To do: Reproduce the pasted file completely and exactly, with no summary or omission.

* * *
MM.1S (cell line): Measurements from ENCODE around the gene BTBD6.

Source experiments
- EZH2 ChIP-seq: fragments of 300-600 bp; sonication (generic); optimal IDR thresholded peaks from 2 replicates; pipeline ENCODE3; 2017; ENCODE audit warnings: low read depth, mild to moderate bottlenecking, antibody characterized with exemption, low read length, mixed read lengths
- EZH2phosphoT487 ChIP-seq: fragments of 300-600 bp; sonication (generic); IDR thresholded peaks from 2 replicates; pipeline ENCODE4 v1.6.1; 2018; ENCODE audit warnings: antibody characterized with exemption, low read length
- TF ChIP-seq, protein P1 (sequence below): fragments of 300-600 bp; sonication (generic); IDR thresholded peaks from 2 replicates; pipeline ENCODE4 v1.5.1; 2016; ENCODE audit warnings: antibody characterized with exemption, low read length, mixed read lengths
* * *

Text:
MM.1S (cell line): Measurements from ENCODE around the gene BTBD6.

Source experiments
- EZH2 ChIP-seq: fragments of 300-600 bp; sonication (generic); optimal IDR thresholded peaks from 2 replicates; pipeline ENCODE3; 2017; ENCODE audit warnings: low read depth, mild to moderate bottlenecking, antibody characterized with exemption, low read length, mixed read lengths
- EZH2phosphoT487 ChIP-seq: fragments of 300-600 bp; sonication (generic); IDR thresholded peaks from 2 replicates; pipeline ENCODE4 v1.6.1; 2018; ENCODE audit warnings: antibody characterized with exemption, low read length
- TF ChIP-seq, protein P1 (sequence below): fragments of 300-600 bp; sonication (generic); IDR thresholded peaks from 2 replicates; pipeline ENCODE4 v1.5.1; 2016; ENCODE audit warnings: antibody characterized with exemption, low read length, mixed read lengths